COVID-19 and Mental Health
Ron Melka is President of the Association of Community Mental Health Authorities of Illinois, and Executive Director of the Lyons Township Mental Health Commission. He is also an Adjunct Professor in the Graduate program for public Administration at the Illinois Institute of Technology (IIT). He holds a Master’s Degree in Public Administration with honors from IIT, and a Bachelors in Psychology and Sociology for SIU. Among many other roles, he is the former President of the United Way of Illinois
This is National Public Health Week, and as President of the Association of Community Mental Health Authorities of Illinois, I wanted to draw your attention to the incredible challenges we all are now facing. It is important to be aware of, and prepared for, the wave of Mental Health issues people is experiencing because of the Covid-19 Pandemic and the resulting shutdowns, isolation and loses that have occurred. There has been so much loss it is hard to fathom, much less the impact on our mental health. Many people have experience the loss of a relative, loved one, friend, co-worker, neighbor, or role model, and are experience grief because of this. Each of the more than half a million deaths have impacted all those around them.
Even more have lost their jobs, livelihoods, businesses, or have someone they know that has. It has impacted many families, and communities. Almost every student in the United States has been affected. Most have been isolated in their homes, Those that have been able to go to classes have had to wear masks, keep distant form each other, and all have had extracurricular activities such as sports, music, theater, dances, and clubs cancelled. People have not been able to visit one another. Many grandparents, grandchildren, siblings, cousins, friends, and acquaintances have not seen each other face-to-face or hugged one another in a year. We are rightly afraid to shake hands with each other, or get too close.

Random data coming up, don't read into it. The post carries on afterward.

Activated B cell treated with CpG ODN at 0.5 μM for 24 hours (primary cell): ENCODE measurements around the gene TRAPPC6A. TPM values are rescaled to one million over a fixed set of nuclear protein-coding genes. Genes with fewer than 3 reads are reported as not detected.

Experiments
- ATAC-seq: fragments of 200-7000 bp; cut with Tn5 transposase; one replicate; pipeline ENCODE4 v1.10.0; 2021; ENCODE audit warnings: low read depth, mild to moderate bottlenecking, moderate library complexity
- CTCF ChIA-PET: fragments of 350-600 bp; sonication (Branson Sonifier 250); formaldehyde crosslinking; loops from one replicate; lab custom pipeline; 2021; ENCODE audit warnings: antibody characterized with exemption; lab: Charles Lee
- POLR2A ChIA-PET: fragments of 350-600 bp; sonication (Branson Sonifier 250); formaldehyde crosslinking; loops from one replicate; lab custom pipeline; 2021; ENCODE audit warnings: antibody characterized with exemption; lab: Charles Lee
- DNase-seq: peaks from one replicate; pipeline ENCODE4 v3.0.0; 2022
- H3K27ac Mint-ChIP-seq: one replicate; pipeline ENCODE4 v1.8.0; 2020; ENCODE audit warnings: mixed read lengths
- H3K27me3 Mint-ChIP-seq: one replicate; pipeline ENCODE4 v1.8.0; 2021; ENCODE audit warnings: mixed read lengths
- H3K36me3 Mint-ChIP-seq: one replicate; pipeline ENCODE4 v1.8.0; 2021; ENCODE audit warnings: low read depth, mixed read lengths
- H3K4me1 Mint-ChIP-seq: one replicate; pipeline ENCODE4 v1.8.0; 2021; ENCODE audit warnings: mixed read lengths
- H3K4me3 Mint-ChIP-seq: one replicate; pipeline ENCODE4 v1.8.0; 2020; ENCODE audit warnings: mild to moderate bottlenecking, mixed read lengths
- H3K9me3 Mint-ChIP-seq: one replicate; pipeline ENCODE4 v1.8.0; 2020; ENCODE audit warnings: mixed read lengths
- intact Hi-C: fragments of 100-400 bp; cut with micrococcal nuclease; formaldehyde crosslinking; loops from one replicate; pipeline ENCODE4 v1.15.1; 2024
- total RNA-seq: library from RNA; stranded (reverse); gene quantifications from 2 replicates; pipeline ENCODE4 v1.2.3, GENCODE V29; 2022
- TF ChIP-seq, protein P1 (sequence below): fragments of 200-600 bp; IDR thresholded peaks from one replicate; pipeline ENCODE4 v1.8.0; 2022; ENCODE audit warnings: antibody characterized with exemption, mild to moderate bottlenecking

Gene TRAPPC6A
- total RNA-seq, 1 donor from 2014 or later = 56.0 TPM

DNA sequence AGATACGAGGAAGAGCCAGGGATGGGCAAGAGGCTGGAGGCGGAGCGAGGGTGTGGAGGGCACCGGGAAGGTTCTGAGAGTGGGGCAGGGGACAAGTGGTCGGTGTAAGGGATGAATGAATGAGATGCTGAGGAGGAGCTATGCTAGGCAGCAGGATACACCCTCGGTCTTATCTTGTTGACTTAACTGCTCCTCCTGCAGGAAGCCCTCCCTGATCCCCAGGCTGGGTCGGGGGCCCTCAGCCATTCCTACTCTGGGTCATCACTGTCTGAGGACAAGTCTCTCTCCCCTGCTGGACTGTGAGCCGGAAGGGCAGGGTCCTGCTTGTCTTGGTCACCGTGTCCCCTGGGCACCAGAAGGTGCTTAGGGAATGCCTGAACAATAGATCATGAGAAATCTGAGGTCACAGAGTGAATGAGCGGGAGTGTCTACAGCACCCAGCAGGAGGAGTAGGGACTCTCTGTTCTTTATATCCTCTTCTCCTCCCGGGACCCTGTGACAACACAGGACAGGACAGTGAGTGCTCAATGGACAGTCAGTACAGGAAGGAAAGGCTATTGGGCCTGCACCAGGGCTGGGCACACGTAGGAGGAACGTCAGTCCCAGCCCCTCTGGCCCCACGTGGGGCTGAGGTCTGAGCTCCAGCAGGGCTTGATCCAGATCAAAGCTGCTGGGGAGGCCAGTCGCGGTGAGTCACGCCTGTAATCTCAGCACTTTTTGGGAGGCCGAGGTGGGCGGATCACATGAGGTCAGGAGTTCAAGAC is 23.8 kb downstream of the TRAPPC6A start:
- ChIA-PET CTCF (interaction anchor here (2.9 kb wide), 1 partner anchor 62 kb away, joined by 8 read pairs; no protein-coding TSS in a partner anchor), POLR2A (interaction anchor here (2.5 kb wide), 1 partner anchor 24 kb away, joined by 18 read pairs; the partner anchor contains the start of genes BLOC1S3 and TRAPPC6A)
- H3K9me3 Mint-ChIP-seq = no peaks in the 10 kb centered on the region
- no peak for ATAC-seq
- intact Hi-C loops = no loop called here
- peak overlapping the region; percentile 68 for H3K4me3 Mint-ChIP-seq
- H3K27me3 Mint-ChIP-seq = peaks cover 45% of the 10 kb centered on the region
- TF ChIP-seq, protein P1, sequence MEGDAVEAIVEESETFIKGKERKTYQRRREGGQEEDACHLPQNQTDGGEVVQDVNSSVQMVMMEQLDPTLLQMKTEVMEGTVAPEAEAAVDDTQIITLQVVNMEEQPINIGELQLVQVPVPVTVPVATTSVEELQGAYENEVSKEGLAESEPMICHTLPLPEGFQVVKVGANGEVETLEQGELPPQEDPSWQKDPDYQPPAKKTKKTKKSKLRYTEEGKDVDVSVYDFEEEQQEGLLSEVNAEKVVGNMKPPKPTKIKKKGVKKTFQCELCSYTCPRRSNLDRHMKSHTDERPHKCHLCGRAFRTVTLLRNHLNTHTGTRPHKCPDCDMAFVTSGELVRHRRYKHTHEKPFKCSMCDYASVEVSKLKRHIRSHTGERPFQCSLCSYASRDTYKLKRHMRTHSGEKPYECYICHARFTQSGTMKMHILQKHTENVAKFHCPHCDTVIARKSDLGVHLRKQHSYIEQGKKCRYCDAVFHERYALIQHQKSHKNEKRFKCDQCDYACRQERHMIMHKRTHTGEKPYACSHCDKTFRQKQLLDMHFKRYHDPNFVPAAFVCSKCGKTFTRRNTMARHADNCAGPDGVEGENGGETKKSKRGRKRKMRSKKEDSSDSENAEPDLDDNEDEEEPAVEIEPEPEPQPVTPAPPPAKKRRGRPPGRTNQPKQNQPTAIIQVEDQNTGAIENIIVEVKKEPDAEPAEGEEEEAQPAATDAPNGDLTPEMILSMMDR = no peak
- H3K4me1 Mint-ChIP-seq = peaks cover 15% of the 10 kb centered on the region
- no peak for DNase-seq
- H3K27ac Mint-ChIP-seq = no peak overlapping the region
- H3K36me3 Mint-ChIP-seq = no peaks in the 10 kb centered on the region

Over 30 million cases of Covid are currently reported by the CDC. Testing positive, even without symptoms, has impacted those and their families, friends, and coworkers. The overall restrictions on us all regarding masks, social distancing, avoiding crowds, and sanitizing have added a level of vigilance we are not accustomed too. The closing of churches, schools, businesses, theaters, beaches, etc. have alter our lives drastically. The loss of income by our businesses, institutions and governments has hurt us all. The list of what each has lost goes on and on.